“We want to be an inspiration for the next generation of Black kids, you know, especially coming out of Atlanta,” said Walker, 21. “There’s a lot of Black players in Atlanta, but sometimes, man, you don’t always get the opportunities. Baseball is expensive just to get seen and to go all of the showcases.

“But hopefully just seeing what we can bring to the lineup, especially with that speed from Victor and Maysn, we can do a lot for the next generation, and help them overcome some of the challenges. That would mean a lot to us.”

The trio’s talent, energy, maturity and intelligence have the Cardinals fans dreaming big about the future, and at the same time, resurrecting memories of those great Cardinals teams with Black stars.

“People are excited in St. Louis, not just the Black community, but all Cardinals fans,” says Missouri Sports Hall of Fame broadcaster Mike Claiborne, born and raised in St. Louis. “I hear people say, ‘Where are the Black players in baseball?’ I tell them, ‘Well, I don’t know about anyone else, but one-third of our lineup is Black.’

“I’m proud to say that.”

McGee, the 1985 National League MVP and two-time batting champion and now an outfield coach on the Cardinals’ major league coaching staff, takes great pride in the team’s diversity. He played from 1982 to 1999, helping St. Louis win the 1982 World Series at a time when plenty of teams besides the Cardinals were filled with African American stars.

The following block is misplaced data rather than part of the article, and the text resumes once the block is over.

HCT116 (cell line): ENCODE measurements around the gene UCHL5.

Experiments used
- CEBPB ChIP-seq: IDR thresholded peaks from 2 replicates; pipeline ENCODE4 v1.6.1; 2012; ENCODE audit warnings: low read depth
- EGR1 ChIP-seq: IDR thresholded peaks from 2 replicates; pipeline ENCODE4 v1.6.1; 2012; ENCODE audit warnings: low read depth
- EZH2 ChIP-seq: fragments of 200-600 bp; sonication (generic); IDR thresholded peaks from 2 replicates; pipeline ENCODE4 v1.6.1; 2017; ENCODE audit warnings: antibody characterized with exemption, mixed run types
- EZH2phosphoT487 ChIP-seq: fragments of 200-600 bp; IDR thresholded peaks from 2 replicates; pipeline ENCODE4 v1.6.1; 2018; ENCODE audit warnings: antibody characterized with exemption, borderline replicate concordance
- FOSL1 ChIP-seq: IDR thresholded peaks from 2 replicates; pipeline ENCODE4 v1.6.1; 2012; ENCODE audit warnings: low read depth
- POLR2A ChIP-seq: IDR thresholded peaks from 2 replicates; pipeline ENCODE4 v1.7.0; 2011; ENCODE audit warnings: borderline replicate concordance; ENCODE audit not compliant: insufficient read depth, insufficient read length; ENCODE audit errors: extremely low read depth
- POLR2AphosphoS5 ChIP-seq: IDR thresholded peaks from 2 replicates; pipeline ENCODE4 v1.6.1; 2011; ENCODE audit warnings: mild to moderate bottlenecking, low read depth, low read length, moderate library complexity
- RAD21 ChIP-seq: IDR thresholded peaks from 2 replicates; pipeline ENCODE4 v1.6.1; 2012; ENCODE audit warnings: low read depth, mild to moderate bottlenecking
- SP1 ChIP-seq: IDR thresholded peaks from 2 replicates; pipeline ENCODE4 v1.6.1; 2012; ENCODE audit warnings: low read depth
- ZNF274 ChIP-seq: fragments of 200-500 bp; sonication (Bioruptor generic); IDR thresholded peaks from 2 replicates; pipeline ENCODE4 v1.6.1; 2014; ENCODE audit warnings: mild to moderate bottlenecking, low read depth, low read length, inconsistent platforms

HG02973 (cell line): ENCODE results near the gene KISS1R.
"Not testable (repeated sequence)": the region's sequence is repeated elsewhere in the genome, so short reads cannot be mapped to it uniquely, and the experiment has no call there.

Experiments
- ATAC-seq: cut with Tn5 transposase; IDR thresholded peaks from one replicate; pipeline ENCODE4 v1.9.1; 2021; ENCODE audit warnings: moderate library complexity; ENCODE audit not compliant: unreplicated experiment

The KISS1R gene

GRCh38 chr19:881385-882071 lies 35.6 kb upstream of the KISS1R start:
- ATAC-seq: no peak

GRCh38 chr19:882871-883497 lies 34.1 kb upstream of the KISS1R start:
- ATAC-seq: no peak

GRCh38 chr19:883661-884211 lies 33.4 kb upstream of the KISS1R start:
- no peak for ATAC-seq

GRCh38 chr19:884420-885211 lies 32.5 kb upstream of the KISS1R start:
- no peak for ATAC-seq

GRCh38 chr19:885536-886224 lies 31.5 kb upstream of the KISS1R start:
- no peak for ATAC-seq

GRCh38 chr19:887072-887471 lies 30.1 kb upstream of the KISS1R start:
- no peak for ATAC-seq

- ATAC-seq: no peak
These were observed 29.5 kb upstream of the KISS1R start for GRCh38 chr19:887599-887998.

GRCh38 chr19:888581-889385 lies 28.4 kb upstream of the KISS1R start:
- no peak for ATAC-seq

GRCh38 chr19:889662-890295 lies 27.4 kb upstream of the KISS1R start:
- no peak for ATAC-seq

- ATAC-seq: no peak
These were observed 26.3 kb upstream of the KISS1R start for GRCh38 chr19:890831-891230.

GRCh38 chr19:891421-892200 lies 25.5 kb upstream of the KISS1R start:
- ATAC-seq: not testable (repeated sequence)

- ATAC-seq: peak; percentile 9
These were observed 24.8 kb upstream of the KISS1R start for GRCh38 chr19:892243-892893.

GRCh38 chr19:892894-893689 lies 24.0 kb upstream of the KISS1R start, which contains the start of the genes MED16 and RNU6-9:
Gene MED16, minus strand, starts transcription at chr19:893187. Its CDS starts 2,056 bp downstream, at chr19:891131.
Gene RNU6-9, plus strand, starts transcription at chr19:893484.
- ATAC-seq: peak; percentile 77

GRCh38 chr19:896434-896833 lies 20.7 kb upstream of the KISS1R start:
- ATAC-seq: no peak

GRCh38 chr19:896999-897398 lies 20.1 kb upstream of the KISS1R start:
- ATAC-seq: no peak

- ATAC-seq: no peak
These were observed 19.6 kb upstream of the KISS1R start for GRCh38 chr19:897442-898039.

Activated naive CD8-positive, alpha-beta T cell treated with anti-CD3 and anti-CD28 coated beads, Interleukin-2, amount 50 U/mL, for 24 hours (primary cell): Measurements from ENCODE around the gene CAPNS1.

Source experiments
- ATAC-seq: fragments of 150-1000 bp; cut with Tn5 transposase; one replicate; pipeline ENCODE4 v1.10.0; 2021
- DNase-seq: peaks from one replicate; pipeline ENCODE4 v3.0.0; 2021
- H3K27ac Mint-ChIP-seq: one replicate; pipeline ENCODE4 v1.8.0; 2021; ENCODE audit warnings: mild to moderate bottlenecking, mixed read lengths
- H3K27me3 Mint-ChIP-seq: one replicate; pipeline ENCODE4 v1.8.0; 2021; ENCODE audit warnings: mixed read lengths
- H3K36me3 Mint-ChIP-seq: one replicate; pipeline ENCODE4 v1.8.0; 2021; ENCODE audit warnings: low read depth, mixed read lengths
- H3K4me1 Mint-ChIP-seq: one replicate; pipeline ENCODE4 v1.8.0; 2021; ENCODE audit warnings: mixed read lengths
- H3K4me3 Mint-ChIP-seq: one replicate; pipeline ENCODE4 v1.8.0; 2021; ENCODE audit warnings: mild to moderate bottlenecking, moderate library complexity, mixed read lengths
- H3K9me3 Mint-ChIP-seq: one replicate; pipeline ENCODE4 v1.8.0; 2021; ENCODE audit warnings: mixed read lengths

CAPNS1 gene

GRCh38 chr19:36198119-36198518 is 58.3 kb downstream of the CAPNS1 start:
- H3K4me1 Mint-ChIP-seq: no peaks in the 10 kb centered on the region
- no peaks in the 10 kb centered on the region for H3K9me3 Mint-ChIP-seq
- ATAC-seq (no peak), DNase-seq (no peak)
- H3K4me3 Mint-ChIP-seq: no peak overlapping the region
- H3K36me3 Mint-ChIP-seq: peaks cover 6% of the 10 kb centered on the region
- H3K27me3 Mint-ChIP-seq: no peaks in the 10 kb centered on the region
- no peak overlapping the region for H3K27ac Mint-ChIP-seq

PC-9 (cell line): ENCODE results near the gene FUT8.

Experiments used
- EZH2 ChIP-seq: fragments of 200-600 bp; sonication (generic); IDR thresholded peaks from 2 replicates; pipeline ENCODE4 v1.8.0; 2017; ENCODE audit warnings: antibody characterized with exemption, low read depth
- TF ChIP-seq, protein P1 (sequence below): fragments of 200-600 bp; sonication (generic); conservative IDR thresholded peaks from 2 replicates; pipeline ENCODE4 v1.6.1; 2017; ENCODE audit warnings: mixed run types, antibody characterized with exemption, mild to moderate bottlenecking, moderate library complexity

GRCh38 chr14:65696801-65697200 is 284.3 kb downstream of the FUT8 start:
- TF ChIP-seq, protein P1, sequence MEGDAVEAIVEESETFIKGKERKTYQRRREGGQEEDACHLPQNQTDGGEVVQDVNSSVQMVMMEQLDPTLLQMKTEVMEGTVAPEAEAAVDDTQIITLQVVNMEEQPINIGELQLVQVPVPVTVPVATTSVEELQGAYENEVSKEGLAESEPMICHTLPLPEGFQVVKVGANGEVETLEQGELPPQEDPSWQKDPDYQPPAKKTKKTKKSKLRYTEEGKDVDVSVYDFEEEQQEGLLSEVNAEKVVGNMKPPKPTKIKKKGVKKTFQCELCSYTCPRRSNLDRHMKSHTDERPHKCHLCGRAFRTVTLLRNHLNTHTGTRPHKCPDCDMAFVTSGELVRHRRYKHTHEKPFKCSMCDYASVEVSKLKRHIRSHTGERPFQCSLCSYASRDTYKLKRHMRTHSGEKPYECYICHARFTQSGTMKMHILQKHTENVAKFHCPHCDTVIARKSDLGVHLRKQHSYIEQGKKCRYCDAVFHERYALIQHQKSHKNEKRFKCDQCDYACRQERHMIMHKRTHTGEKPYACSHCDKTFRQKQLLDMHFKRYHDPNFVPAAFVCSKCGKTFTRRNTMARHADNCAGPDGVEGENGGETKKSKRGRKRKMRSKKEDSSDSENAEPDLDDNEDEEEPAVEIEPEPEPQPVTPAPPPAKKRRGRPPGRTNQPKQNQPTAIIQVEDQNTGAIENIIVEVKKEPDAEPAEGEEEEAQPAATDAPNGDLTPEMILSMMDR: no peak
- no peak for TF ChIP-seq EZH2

“When we played, it wasn’t really a thing,” McGee said. “Pretty much every team had Black players. It wasn’t as noticeable as it is now.

“But these guys we have now, I’m telling you, they are all good young men. We’re hoping they pass it on and do for the next generation just like Lou Brock did for us.”

The way Walker, Winn and Scott carry themselves, Cardinals manager Oli Marmol has no doubt they will have a great influence on the game. They can make a difference with their actions, their words, performance and maturity.

“I can’t speak any higher of them,” Marmol says.

Certainly, it’s early in their careers. They have combined for only 194 days of major league service, with Scott making his big-league debut on opening day. They’re still trying to establish themselves, but once they do, the impact could be enormous.

“We have this generation playing in an era where African American participation is stagnant,” Claiborne said. “To see these young guys come along, and the way they’re so engaged, they’re going to be great players and role models not just for the Cardinals, but for all of baseball.

“They are exactly what the game needs.”